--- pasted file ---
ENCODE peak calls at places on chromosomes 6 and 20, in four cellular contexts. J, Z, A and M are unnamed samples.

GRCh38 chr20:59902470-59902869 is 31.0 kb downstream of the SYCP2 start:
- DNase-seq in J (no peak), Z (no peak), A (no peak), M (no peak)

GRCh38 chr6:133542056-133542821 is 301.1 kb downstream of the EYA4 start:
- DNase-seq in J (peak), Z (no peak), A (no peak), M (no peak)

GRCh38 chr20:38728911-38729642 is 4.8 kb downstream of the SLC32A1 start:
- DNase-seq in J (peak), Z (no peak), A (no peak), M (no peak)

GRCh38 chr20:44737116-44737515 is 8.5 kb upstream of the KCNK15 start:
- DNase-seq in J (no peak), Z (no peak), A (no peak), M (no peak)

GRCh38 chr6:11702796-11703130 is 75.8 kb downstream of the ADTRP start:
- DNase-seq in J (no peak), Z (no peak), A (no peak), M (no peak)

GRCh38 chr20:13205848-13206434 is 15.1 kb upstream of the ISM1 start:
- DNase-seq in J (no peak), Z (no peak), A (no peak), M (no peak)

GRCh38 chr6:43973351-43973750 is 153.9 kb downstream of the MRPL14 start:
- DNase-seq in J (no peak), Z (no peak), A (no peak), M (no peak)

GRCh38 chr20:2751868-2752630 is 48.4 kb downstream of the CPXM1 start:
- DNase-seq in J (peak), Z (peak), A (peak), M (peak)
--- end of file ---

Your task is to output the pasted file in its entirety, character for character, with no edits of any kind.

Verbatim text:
ENCODE peak calls at places on chromosomes 6 and 20, in four cellular contexts. J, Z, A and M are unnamed samples.

GRCh38 chr20:59902470-59902869 is 31.0 kb downstream of the SYCP2 start:
- DNase-seq in J (no peak), Z (no peak), A (no peak), M (no peak)

GRCh38 chr6:133542056-133542821 is 301.1 kb downstream of the EYA4 start:
- DNase-seq in J (peak), Z (no peak), A (no peak), M (no peak)

GRCh38 chr20:38728911-38729642 is 4.8 kb downstream of the SLC32A1 start:
- DNase-seq in J (peak), Z (no peak), A (no peak), M (no peak)

GRCh38 chr20:44737116-44737515 is 8.5 kb upstream of the KCNK15 start:
- DNase-seq in J (no peak), Z (no peak), A (no peak), M (no peak)

GRCh38 chr6:11702796-11703130 is 75.8 kb downstream of the ADTRP start:
- DNase-seq in J (no peak), Z (no peak), A (no peak), M (no peak)

GRCh38 chr20:13205848-13206434 is 15.1 kb upstream of the ISM1 start:
- DNase-seq in J (no peak), Z (no peak), A (no peak), M (no peak)

GRCh38 chr6:43973351-43973750 is 153.9 kb downstream of the MRPL14 start:
- DNase-seq in J (no peak), Z (no peak), A (no peak), M (no peak)

GRCh38 chr20:2751868-2752630 is 48.4 kb downstream of the CPXM1 start:
- DNase-seq in J (peak), Z (peak), A (peak), M (peak)